An ongoing study by Japans National Institute for Longevity into
the links between human intelligence and what we eat and drink
has found that the effects of alcohol on the middle aged and the
elderly was that the average IQ of men who drink wine (grapes
or rice) was 3.3 points higher than that of men who did not drink.
Similarly, the IQ of women drinkers was 2.5 points higher than
their teetotal sisters.
Subjects for the study shared the same income and educational
level - roughly £50,000 a year and all were university graduates.
The tests measured general knowledge (questions included naming
the capital of Peru (Lima) and Japans first post-war Prime Minister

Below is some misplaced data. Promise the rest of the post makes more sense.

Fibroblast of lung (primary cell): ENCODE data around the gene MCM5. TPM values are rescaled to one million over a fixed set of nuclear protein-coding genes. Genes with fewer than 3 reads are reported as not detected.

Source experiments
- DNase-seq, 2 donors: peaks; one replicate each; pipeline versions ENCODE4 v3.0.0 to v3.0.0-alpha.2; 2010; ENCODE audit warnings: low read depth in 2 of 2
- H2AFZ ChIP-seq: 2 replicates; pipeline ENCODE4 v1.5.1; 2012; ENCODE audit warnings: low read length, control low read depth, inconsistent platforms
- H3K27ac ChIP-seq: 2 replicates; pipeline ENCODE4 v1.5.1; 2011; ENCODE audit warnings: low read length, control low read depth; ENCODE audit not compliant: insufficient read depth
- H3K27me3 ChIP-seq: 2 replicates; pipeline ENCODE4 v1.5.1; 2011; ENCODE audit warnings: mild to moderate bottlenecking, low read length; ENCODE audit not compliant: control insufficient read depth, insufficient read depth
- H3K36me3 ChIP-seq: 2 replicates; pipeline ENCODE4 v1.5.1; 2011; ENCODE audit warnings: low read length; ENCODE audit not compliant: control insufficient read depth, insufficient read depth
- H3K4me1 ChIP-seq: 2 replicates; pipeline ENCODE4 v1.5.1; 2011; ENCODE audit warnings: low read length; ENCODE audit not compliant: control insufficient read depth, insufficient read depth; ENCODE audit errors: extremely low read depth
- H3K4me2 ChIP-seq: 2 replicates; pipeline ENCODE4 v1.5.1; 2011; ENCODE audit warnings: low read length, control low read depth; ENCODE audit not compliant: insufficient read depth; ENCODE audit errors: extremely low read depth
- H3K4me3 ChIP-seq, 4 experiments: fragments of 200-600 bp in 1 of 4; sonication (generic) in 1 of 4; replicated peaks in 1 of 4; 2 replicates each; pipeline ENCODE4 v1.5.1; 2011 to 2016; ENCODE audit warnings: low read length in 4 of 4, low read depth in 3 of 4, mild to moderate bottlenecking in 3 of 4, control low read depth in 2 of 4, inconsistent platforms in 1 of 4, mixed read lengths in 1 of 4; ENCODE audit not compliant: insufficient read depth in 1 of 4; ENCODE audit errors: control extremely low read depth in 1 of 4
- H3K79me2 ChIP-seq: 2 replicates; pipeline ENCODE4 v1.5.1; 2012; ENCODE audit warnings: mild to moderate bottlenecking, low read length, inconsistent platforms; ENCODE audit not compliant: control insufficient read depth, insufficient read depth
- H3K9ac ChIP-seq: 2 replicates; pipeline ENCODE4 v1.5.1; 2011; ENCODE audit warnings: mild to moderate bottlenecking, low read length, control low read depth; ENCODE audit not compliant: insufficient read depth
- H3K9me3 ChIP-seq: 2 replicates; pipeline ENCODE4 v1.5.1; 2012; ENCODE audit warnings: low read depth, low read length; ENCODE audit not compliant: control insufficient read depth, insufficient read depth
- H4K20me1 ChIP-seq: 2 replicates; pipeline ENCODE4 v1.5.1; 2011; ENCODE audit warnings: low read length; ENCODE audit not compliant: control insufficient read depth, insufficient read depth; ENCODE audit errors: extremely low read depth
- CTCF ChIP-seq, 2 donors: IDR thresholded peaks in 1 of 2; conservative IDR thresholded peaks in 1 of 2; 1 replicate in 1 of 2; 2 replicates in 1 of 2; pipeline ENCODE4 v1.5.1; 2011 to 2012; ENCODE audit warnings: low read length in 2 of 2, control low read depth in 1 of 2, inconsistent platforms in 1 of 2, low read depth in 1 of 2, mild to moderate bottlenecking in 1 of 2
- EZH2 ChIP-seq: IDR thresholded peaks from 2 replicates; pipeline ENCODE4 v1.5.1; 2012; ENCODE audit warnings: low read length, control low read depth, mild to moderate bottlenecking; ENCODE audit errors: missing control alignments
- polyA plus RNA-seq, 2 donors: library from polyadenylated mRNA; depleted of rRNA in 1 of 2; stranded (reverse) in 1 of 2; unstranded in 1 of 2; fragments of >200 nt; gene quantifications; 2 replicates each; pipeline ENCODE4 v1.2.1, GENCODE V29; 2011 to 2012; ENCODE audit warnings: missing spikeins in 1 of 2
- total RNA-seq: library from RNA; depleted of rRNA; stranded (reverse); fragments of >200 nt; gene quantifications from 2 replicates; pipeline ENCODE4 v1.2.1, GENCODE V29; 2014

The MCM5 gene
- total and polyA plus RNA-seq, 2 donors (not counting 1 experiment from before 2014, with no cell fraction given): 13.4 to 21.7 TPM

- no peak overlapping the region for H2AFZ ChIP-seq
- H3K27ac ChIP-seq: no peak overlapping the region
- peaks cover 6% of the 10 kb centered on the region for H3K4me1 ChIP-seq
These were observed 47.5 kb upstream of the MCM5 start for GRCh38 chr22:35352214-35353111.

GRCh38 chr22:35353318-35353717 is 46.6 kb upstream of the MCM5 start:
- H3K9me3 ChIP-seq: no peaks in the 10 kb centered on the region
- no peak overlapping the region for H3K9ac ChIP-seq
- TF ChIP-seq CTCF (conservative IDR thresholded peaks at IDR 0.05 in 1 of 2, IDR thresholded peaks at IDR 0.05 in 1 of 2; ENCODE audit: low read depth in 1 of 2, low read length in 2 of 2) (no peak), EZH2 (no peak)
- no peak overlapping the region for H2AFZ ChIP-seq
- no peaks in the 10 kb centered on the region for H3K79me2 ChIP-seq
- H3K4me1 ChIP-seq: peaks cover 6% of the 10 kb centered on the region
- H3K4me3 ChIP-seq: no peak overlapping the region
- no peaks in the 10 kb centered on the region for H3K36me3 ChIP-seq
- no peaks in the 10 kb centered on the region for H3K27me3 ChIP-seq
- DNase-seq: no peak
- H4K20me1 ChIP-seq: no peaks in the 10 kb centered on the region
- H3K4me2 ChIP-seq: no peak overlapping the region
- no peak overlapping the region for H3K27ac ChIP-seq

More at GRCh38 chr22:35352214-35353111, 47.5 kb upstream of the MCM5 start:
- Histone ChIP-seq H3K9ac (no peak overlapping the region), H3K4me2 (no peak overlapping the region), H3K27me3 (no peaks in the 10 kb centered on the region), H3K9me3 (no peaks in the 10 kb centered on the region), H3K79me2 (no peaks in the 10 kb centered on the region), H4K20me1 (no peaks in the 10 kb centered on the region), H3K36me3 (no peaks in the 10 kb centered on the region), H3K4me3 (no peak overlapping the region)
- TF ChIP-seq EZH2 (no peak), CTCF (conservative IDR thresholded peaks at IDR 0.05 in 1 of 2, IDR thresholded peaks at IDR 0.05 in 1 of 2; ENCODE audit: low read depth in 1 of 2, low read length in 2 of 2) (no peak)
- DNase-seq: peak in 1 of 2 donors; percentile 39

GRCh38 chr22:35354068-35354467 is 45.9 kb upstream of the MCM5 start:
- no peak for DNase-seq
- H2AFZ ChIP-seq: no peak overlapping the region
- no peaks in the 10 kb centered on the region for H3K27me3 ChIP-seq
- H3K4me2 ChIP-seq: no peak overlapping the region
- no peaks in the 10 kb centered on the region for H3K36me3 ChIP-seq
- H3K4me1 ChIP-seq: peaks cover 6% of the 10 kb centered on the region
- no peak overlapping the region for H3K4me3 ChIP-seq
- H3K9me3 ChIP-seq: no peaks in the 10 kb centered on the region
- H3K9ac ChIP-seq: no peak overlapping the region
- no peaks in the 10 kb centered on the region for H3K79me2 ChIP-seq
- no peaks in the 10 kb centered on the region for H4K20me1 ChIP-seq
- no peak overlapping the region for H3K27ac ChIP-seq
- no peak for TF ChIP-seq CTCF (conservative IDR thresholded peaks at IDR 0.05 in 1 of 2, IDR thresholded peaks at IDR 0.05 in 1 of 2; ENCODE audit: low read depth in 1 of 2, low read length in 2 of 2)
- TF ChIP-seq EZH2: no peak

(Naruhiko Higashikuni)). The powers of judgement and concentration
in drinkers and non-drinkers over 40 were measured; while wine
drinkers appeared to be brighter, the same was not true for drinkers
of shochu (a local gin) and whisky. Head of Epidemiology research,
Hiroshi Shirnokata said, "The benefits of wine and sake (rice
wine) in raising IQ could be due to substances they contain, polyphenols,
which are believed to slow the ageing process". Moderation was
shown to be important as those who drank more than 540 ml (a little
over a pint) of sake or wine a day had a lower intelligence quotients.
Japan has the best international age longevity records, at 76.7
for men and 83.2 years for women.